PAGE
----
Press play to listen to this article
PARIS — He shunned older mainstream media like Le Monde and Liberation to speak to “Brut,” “Jeuxvideo.com” and “The Big Whale,” three websites for hip millennials and PlayStation gamers.
And on Friday, French President Emmanuel Macron spoke on public radio about his soft spot for French rapper Orelsan, known for his sharp social observations, and gave a 45-minute interview to the “Booska-P” site, which claims to be the “place of reference for the culture of young city dwellers”.
In a final push ahead of Sunday’s presidential run-off, Macron – who has a strong lead in the opinion polls – opted for the look of a cool 44-year-old president of his time. But above all, he belatedly pushes the vote of young people, a part of the electorate that he is struggling to conquer.
Earlier this month, many young people abstained or voted for far-left candidate Jean-Luc Mélenchon in the first round of the presidential election.
“There is a perception among young people that Macron has not pursued any youth policy,” said Jean-Daniel Lévy, director of politics and polls at analytics firm Harris Interactive. “They feel he hasn’t embodied their concerns about the environment…he hasn’t talked about it, he hasn’t acted on it.”
“Sometimes there is recognition, but there is no desire from Macron,” Lévy added, calling the president “young-old”.
Although France is an aging country, there are more than 15 million voters between the ages of 20 and 39, according to the Insee statistics institute in Paris. As the campaign progressed, Macron gave more interviews at millennial outlets and visited areas populated by younger voters.
In the commune of Saint-Denis, in northern Paris, Macron this week discussed immigration and the headscarf with a young, diverse and mostly working-class community that strongly supported Mélenchon in the first round of elections.
On Jeuxvideos.com, one of the main video game sites in France, the president paid tribute to several French video game developers, including Ubisoft, Quantic Dream and Ankama, noting that “few countries have jewels like us”. .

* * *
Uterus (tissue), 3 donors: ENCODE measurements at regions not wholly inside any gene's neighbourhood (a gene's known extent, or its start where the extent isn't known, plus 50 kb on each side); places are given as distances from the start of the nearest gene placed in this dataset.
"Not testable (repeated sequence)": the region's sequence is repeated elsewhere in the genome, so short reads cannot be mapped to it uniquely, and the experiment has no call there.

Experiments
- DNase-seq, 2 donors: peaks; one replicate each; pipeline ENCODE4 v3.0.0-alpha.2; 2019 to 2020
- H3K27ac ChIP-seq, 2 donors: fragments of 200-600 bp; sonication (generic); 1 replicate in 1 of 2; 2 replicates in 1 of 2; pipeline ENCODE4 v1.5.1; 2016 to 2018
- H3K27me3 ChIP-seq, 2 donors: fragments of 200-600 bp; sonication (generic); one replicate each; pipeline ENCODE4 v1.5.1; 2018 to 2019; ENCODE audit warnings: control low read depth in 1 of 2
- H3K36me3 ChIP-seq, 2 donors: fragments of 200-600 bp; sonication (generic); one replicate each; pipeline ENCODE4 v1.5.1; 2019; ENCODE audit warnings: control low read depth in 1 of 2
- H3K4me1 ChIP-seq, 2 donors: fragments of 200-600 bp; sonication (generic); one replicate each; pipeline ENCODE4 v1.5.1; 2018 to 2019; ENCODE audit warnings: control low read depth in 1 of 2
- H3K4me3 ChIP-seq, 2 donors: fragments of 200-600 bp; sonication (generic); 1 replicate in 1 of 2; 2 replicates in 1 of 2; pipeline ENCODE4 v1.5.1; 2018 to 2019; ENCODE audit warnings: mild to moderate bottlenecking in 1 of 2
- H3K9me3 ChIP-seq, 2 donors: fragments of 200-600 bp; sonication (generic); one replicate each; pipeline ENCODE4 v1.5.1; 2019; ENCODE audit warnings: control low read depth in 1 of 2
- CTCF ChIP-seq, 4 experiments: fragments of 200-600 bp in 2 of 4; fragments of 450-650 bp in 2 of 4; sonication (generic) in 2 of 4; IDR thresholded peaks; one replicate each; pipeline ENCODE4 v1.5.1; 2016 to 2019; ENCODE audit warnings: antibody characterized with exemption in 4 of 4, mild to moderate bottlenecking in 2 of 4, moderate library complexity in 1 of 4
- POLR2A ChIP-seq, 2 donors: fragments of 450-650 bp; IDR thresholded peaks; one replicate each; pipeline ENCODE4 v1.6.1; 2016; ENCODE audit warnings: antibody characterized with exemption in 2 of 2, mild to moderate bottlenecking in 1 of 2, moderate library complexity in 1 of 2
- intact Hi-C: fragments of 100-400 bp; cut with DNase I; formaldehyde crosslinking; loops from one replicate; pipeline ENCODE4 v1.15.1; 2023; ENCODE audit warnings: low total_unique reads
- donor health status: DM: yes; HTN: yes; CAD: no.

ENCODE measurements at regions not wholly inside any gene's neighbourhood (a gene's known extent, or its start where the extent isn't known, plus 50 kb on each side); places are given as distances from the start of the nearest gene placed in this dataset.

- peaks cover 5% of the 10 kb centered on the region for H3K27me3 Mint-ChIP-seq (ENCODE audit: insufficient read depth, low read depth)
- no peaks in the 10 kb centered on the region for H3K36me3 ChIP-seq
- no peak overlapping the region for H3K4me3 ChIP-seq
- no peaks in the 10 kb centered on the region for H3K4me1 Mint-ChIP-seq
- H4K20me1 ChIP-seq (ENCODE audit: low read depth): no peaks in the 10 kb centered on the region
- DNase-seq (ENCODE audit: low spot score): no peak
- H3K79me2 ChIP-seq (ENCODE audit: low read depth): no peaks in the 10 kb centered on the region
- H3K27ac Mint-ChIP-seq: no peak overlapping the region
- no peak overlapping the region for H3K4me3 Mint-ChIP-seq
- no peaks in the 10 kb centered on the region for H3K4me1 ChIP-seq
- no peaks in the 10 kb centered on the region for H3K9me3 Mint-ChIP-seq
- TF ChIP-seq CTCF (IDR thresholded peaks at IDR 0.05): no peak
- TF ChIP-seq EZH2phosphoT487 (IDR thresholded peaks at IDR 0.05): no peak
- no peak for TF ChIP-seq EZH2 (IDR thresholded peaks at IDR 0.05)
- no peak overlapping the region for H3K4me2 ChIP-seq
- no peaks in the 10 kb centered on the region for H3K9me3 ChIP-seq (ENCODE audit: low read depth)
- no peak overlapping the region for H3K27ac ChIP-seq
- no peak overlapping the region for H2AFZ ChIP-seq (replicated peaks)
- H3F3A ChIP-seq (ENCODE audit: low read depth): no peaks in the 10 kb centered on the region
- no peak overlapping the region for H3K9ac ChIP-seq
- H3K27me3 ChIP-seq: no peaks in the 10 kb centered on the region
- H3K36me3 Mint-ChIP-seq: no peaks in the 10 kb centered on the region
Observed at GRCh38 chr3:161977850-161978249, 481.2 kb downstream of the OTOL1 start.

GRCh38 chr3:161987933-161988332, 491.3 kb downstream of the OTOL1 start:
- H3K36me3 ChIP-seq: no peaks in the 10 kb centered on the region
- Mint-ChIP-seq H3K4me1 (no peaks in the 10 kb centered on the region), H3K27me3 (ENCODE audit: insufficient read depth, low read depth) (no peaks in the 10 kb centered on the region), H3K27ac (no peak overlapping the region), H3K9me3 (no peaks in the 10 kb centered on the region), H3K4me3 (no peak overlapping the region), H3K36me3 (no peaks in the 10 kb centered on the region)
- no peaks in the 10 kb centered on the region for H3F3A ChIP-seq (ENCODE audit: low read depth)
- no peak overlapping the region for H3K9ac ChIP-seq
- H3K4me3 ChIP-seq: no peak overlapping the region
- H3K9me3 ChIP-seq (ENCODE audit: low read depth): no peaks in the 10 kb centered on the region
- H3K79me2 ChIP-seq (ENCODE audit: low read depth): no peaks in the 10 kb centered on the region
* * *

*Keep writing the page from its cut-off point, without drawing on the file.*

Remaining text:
In “The Big Whale”, a new online platform specializing in blockchains and cryptocurrencies, Macron said that Web 3, a new type of decentralized Internet service, was “an opportunity not to be missed”, and said describes “esports”, or electronic sports, as “another area of French excellence”, citing esports teams like Team Vitality and Karmine Corp.
Speaking to Booska-P, Macron was asked about police and sexual violence, Islamophobia and job insecurity for young people.
Although he hangs out with the kids and talks rap and tech, Macron struggles to break through and engage young voters on their top concerns like climate change and social inequality.
A recent Ipsos poll found nearly half of people aged 18-24 and 25-34 did not vote in the first round of the April 10 election. In the last election, in 2017, more than 25% of people aged 25 to 29 did not vote in either round.
In the first round, young voters flocked to Mélenchon, while far-right candidate Marine Le Pen, Macron’s opponent in Sunday’s second round, won wider support than the president among voters aged 25 to 64 years old.
Mélenchon’s proposals to end nuclear power, industrial agriculture and pesticides have struck a chord with young people, and his defense of a cultural mix between different communities in France has resonated with young French immigrants. .
The veteran far-left leader also triumphed in France’s major suburbs, winning more than 60% of the vote in Saint-Denis and 40% in the Seine-Saint-Denis department, which has one of the poorest populations. youngest in France.
On the other hand, Macron’s proposals on climate change do not seem to have convinced young voters.
Last month, Action Climate Network, a federation of national and local climate change advocacy groups, published a critical review of Macron’s policy proposals.
“We find ourselves with two people who do not take the climate crisis seriously: Marine Le Pen, for whom it is not a subject, and Emmanuel Macron, who talks about it less [today] five years ago,” Camille Etienne, a 23-year-old climate activist, told HuffPost.
FRANCE PRESIDENTIAL ELECTORAL POLL POLLS
For more survey data from across Europe, visit POLITICS Survey of surveys.